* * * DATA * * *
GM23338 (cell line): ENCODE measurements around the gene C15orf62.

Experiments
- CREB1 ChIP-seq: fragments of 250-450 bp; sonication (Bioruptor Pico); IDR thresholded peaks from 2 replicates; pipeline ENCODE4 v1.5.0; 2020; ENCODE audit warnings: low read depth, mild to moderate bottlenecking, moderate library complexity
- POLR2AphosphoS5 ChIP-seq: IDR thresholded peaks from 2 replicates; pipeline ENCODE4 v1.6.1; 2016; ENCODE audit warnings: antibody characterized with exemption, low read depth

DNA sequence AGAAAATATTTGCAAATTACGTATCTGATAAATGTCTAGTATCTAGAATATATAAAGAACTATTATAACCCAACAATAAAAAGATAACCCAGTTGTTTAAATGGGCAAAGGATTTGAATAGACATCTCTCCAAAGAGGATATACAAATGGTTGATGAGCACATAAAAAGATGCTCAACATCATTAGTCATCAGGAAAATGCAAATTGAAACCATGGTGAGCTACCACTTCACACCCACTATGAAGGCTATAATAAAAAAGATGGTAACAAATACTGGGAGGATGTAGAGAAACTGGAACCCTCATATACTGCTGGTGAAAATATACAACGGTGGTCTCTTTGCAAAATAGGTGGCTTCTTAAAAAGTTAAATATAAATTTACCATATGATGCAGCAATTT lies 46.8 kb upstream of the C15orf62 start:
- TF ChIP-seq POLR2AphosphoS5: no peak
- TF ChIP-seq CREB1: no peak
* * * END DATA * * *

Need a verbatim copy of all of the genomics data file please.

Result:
GM23338 (cell line): ENCODE measurements around the gene C15orf62.

Experiments
- CREB1 ChIP-seq: fragments of 250-450 bp; sonication (Bioruptor Pico); IDR thresholded peaks from 2 replicates; pipeline ENCODE4 v1.5.0; 2020; ENCODE audit warnings: low read depth, mild to moderate bottlenecking, moderate library complexity
- POLR2AphosphoS5 ChIP-seq: IDR thresholded peaks from 2 replicates; pipeline ENCODE4 v1.6.1; 2016; ENCODE audit warnings: antibody characterized with exemption, low read depth

DNA sequence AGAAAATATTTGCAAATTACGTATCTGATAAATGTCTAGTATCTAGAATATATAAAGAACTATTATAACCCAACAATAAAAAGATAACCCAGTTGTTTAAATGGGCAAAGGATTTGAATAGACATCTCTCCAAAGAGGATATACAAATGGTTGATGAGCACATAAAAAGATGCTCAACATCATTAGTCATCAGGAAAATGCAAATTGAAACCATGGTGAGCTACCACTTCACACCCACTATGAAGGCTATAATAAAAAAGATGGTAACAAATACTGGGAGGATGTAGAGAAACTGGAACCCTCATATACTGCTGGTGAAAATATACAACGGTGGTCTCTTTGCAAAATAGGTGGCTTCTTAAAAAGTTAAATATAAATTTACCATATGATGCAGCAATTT lies 46.8 kb upstream of the C15orf62 start:
- TF ChIP-seq POLR2AphosphoS5: no peak
- TF ChIP-seq CREB1: no peak